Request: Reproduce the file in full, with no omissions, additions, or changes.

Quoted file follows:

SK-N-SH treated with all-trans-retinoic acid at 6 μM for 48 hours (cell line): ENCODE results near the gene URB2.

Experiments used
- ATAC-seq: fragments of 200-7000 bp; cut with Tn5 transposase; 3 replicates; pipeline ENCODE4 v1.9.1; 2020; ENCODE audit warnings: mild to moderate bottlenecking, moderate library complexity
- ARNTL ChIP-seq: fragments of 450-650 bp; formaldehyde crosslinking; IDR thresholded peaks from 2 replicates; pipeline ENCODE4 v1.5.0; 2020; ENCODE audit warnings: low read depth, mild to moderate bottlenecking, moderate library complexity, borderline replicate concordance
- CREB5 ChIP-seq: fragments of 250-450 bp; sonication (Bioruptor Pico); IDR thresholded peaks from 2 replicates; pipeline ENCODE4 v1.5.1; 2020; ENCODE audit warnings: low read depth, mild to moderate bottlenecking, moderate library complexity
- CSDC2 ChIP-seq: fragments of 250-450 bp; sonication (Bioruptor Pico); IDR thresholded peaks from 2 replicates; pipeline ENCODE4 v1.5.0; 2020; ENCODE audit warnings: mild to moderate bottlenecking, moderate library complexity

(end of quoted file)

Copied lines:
SK-N-SH treated with all-trans-retinoic acid at 6 μM for 48 hours (cell line): ENCODE results near the gene URB2.

Experiments used
- ATAC-seq: fragments of 200-7000 bp; cut with Tn5 transposase; 3 replicates; pipeline ENCODE4 v1.9.1; 2020; ENCODE audit warnings: mild to moderate bottlenecking, moderate library complexity
- ARNTL ChIP-seq: fragments of 450-650 bp; formaldehyde crosslinking; IDR thresholded peaks from 2 replicates; pipeline ENCODE4 v1.5.0; 2020; ENCODE audit warnings: low read depth, mild to moderate bottlenecking, moderate library complexity, borderline replicate concordance
- CREB5 ChIP-seq: fragments of 250-450 bp; sonication (Bioruptor Pico); IDR thresholded peaks from 2 replicates; pipeline ENCODE4 v1.5.1; 2020; ENCODE audit warnings: low read depth, mild to moderate bottlenecking, moderate library complexity
- CSDC2 ChIP-seq: fragments of 250-450 bp; sonication (Bioruptor Pico); IDR thresholded peaks from 2 replicates; pipeline ENCODE4 v1.5.0; 2020; ENCODE audit warnings: mild to moderate bottlenecking, moderate library complexity